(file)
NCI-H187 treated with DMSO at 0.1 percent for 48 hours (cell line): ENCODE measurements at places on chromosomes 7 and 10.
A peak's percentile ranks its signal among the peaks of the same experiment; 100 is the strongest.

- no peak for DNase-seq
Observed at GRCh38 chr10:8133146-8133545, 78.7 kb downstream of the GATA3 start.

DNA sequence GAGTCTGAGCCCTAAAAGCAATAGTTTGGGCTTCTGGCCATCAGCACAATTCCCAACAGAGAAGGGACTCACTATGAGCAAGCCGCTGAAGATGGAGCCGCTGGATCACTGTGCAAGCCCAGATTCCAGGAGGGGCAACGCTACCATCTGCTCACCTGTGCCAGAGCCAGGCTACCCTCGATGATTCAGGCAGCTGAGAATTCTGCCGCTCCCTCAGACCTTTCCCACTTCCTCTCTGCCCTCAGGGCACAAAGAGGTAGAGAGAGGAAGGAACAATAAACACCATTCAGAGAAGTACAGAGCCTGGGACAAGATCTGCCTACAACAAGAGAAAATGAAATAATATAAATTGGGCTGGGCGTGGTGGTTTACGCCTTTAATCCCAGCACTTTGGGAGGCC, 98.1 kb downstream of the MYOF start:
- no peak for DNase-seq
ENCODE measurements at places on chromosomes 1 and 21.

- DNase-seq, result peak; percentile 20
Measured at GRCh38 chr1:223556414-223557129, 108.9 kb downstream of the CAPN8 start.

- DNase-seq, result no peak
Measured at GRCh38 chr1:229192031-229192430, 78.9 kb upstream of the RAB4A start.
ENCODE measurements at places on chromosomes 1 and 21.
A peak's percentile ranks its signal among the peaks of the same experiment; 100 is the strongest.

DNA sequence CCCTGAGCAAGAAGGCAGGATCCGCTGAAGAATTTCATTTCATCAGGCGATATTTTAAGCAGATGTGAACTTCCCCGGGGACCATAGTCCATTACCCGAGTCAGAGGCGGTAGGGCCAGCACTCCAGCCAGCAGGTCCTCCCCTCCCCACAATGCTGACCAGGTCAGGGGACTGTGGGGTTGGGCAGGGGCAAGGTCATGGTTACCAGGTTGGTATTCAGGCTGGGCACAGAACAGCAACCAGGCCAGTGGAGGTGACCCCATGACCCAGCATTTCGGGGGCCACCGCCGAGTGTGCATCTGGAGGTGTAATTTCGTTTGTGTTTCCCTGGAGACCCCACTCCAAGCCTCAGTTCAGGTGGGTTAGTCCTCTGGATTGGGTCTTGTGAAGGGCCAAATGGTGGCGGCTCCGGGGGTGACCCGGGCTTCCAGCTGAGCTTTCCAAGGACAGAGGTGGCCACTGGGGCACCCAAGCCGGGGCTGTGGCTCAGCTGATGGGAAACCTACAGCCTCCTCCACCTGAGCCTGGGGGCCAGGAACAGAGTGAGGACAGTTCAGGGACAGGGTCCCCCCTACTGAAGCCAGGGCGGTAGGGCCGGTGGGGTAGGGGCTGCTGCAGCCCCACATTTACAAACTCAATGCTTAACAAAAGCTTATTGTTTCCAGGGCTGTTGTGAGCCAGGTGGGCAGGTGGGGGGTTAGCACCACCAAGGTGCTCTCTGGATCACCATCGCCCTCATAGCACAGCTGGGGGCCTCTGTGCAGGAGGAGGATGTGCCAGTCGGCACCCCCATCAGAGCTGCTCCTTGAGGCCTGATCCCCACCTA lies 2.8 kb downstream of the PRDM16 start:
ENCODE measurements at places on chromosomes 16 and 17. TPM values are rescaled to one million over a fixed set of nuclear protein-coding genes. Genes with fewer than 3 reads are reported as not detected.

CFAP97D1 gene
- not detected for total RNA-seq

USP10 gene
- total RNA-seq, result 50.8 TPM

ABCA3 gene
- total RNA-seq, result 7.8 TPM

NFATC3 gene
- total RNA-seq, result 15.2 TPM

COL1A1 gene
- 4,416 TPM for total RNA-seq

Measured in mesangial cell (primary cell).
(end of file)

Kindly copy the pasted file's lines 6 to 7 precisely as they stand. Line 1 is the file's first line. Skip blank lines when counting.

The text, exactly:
- no peak for DNase-seq
ENCODE measurements at places on chromosomes 1 and 21.